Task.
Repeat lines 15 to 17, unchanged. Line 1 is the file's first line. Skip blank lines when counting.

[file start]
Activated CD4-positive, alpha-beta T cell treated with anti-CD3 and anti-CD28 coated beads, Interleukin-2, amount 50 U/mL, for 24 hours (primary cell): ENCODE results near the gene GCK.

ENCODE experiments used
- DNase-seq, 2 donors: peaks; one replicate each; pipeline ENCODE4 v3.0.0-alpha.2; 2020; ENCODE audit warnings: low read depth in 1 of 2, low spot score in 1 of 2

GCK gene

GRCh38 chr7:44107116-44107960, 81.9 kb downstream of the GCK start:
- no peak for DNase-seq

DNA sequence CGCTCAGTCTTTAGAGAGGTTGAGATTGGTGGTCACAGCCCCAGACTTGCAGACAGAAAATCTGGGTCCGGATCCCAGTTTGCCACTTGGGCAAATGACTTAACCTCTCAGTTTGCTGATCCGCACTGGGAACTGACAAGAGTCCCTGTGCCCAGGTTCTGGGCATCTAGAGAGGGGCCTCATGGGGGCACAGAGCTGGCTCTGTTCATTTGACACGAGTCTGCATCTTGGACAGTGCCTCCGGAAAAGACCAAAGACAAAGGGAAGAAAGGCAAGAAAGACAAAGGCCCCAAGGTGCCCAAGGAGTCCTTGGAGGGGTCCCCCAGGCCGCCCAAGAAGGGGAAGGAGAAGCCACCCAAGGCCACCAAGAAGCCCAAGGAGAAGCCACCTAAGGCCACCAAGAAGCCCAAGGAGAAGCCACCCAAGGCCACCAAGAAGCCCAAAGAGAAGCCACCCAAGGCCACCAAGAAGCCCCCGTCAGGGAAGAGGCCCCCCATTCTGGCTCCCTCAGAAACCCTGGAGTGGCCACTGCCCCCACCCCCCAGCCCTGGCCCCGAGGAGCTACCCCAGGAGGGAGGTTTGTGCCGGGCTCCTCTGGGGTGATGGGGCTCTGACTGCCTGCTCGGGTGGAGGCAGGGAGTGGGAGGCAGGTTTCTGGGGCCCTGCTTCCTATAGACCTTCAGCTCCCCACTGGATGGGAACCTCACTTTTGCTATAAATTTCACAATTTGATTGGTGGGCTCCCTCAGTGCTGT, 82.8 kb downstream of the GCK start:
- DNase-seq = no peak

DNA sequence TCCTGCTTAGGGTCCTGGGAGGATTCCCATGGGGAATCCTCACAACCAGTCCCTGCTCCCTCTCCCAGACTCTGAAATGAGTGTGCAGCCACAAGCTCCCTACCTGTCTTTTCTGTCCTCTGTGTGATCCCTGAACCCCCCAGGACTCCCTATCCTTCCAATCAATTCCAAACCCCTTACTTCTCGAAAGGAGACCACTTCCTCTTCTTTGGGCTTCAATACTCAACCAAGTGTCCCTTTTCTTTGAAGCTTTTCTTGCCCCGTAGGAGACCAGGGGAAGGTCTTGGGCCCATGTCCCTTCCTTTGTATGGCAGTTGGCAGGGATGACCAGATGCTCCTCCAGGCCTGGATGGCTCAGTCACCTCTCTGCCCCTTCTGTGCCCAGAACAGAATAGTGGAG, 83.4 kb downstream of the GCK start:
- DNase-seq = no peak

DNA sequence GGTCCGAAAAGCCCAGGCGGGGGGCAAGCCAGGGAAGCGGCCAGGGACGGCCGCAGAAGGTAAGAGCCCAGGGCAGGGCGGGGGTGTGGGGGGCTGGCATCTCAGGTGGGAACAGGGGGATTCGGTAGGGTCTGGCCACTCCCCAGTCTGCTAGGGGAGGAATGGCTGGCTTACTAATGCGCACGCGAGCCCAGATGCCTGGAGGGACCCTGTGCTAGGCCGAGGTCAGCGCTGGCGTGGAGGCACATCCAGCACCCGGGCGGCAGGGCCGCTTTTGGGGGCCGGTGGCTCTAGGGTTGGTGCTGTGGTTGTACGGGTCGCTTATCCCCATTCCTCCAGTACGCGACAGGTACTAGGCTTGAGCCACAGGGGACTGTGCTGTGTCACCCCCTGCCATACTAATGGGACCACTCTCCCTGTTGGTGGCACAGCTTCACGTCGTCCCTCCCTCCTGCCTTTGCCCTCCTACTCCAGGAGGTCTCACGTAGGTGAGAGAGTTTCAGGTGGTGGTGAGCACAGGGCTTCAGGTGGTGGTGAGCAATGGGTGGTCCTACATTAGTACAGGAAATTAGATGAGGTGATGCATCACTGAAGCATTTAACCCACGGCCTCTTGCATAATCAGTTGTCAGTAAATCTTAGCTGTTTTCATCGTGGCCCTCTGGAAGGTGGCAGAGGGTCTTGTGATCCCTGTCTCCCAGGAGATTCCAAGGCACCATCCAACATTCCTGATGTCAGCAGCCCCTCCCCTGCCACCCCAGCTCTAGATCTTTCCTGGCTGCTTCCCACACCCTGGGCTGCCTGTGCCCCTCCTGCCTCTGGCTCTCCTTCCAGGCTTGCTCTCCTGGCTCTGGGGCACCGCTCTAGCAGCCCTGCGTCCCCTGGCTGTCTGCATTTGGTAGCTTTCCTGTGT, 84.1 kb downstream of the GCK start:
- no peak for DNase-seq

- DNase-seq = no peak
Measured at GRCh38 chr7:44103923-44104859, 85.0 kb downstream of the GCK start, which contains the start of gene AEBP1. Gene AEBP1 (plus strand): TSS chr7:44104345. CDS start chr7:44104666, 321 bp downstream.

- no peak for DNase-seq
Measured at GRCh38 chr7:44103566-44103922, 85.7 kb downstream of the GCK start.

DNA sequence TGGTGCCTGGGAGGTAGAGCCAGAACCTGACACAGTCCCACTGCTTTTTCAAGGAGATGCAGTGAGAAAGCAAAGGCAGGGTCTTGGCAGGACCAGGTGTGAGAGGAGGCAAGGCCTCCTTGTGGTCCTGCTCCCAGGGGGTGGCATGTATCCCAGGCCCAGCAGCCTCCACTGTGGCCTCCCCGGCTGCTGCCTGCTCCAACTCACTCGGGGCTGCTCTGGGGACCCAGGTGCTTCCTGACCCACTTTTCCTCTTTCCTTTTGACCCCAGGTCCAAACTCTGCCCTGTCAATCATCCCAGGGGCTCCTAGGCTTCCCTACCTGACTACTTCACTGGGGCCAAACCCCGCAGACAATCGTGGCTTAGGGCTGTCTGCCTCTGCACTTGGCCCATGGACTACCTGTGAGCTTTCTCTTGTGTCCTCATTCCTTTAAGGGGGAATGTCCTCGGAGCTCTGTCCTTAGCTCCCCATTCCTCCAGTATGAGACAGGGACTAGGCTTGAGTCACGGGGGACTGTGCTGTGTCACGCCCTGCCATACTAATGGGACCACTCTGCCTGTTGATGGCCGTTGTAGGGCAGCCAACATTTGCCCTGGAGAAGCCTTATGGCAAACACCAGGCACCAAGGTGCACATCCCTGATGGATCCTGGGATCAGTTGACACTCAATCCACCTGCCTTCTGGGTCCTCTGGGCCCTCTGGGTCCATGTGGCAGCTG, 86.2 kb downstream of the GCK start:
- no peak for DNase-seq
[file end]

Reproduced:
- no peak for DNase-seq
Measured at GRCh38 chr7:44103566-44103922, 85.7 kb downstream of the GCK start.

DNA sequence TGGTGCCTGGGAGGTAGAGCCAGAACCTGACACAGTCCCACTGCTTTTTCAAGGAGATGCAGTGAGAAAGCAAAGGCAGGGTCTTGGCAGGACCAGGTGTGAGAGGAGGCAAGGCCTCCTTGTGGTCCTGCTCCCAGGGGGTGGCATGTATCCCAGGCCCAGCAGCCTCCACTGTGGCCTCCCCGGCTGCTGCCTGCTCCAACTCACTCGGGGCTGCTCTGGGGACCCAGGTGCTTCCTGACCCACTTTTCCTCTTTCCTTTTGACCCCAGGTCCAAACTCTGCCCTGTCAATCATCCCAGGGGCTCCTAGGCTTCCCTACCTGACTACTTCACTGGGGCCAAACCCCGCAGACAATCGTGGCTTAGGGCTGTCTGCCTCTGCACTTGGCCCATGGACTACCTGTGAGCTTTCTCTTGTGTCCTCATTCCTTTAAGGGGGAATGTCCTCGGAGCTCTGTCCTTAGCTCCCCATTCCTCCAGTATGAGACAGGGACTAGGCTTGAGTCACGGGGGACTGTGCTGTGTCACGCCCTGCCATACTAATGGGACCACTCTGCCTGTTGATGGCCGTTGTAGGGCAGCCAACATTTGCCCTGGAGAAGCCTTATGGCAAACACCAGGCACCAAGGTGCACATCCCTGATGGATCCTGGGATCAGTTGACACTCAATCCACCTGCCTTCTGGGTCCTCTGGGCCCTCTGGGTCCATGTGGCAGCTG, 86.2 kb downstream of the GCK start: